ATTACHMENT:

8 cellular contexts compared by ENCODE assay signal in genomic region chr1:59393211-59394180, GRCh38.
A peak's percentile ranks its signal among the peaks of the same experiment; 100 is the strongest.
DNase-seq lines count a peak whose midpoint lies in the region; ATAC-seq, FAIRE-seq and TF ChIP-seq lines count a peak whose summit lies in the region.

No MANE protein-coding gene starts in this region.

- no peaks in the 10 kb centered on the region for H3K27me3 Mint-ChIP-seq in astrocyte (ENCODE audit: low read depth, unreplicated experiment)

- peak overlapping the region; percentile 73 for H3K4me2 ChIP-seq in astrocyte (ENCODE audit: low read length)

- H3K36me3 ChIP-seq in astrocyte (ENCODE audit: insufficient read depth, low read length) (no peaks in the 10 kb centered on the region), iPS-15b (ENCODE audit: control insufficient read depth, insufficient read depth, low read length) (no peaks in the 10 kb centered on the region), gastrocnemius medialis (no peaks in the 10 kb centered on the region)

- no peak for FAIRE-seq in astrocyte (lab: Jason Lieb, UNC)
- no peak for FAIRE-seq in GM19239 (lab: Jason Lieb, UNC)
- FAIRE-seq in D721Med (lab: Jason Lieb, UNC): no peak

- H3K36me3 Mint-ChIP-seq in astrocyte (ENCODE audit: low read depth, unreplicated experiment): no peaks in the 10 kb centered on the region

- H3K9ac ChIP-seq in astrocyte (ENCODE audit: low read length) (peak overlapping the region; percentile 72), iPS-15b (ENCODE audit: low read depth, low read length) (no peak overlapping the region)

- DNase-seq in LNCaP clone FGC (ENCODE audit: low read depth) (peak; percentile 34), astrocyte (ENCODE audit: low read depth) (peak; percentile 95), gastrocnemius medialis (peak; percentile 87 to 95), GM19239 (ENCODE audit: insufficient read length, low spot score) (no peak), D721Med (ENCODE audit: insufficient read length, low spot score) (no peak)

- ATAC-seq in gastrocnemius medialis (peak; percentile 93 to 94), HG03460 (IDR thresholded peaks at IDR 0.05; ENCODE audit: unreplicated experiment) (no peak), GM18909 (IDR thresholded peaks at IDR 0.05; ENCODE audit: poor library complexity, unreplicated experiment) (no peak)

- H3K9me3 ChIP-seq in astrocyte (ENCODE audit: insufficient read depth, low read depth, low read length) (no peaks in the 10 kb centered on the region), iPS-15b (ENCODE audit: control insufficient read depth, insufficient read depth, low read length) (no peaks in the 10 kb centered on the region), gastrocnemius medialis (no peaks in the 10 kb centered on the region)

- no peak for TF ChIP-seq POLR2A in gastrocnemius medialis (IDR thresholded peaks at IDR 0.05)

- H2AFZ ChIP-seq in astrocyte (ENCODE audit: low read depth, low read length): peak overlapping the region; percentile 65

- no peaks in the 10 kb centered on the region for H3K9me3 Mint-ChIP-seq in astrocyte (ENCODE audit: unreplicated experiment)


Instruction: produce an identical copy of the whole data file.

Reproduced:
8 cellular contexts compared by ENCODE assay signal in genomic region chr1:59393211-59394180, GRCh38.
A peak's percentile ranks its signal among the peaks of the same experiment; 100 is the strongest.
DNase-seq lines count a peak whose midpoint lies in the region; ATAC-seq, FAIRE-seq and TF ChIP-seq lines count a peak whose summit lies in the region.

No MANE protein-coding gene starts in this region.

- no peaks in the 10 kb centered on the region for H3K27me3 Mint-ChIP-seq in astrocyte (ENCODE audit: low read depth, unreplicated experiment)

- peak overlapping the region; percentile 73 for H3K4me2 ChIP-seq in astrocyte (ENCODE audit: low read length)

- H3K36me3 ChIP-seq in astrocyte (ENCODE audit: insufficient read depth, low read length) (no peaks in the 10 kb centered on the region), iPS-15b (ENCODE audit: control insufficient read depth, insufficient read depth, low read length) (no peaks in the 10 kb centered on the region), gastrocnemius medialis (no peaks in the 10 kb centered on the region)

- no peak for FAIRE-seq in astrocyte (lab: Jason Lieb, UNC)
- no peak for FAIRE-seq in GM19239 (lab: Jason Lieb, UNC)
- FAIRE-seq in D721Med (lab: Jason Lieb, UNC): no peak

- H3K36me3 Mint-ChIP-seq in astrocyte (ENCODE audit: low read depth, unreplicated experiment): no peaks in the 10 kb centered on the region

- H3K9ac ChIP-seq in astrocyte (ENCODE audit: low read length) (peak overlapping the region; percentile 72), iPS-15b (ENCODE audit: low read depth, low read length) (no peak overlapping the region)

- DNase-seq in LNCaP clone FGC (ENCODE audit: low read depth) (peak; percentile 34), astrocyte (ENCODE audit: low read depth) (peak; percentile 95), gastrocnemius medialis (peak; percentile 87 to 95), GM19239 (ENCODE audit: insufficient read length, low spot score) (no peak), D721Med (ENCODE audit: insufficient read length, low spot score) (no peak)

- ATAC-seq in gastrocnemius medialis (peak; percentile 93 to 94), HG03460 (IDR thresholded peaks at IDR 0.05; ENCODE audit: unreplicated experiment) (no peak), GM18909 (IDR thresholded peaks at IDR 0.05; ENCODE audit: poor library complexity, unreplicated experiment) (no peak)

- H3K9me3 ChIP-seq in astrocyte (ENCODE audit: insufficient read depth, low read depth, low read length) (no peaks in the 10 kb centered on the region), iPS-15b (ENCODE audit: control insufficient read depth, insufficient read depth, low read length) (no peaks in the 10 kb centered on the region), gastrocnemius medialis (no peaks in the 10 kb centered on the region)

- no peak for TF ChIP-seq POLR2A in gastrocnemius medialis (IDR thresholded peaks at IDR 0.05)

- H2AFZ ChIP-seq in astrocyte (ENCODE audit: low read depth, low read length): peak overlapping the region; percentile 65

- no peaks in the 10 kb centered on the region for H3K9me3 Mint-ChIP-seq in astrocyte (ENCODE audit: unreplicated experiment)